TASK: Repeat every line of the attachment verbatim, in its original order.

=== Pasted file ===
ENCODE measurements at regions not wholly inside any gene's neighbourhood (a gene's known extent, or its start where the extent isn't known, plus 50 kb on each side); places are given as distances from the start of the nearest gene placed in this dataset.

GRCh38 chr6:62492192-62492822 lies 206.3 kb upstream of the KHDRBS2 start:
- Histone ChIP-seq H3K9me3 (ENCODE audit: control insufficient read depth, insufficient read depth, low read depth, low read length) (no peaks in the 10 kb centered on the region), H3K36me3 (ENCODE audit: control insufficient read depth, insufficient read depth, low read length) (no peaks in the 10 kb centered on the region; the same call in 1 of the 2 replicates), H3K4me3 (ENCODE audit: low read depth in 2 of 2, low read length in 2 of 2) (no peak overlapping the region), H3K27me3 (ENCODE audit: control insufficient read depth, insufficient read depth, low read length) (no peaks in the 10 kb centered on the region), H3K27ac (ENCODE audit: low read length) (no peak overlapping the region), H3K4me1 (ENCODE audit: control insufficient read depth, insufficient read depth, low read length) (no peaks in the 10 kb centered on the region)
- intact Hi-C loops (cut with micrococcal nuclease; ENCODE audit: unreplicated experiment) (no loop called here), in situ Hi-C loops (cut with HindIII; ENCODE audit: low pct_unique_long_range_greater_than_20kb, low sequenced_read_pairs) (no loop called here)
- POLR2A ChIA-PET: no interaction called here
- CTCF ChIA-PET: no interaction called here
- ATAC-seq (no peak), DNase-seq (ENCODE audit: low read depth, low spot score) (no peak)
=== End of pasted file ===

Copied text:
ENCODE measurements at regions not wholly inside any gene's neighbourhood (a gene's known extent, or its start where the extent isn't known, plus 50 kb on each side); places are given as distances from the start of the nearest gene placed in this dataset.

GRCh38 chr6:62492192-62492822 lies 206.3 kb upstream of the KHDRBS2 start:
- Histone ChIP-seq H3K9me3 (ENCODE audit: control insufficient read depth, insufficient read depth, low read depth, low read length) (no peaks in the 10 kb centered on the region), H3K36me3 (ENCODE audit: control insufficient read depth, insufficient read depth, low read length) (no peaks in the 10 kb centered on the region; the same call in 1 of the 2 replicates), H3K4me3 (ENCODE audit: low read depth in 2 of 2, low read length in 2 of 2) (no peak overlapping the region), H3K27me3 (ENCODE audit: control insufficient read depth, insufficient read depth, low read length) (no peaks in the 10 kb centered on the region), H3K27ac (ENCODE audit: low read length) (no peak overlapping the region), H3K4me1 (ENCODE audit: control insufficient read depth, insufficient read depth, low read length) (no peaks in the 10 kb centered on the region)
- intact Hi-C loops (cut with micrococcal nuclease; ENCODE audit: unreplicated experiment) (no loop called here), in situ Hi-C loops (cut with HindIII; ENCODE audit: low pct_unique_long_range_greater_than_20kb, low sequenced_read_pairs) (no loop called here)
- POLR2A ChIA-PET: no interaction called here
- CTCF ChIA-PET: no interaction called here
- ATAC-seq (no peak), DNase-seq (ENCODE audit: low read depth, low spot score) (no peak)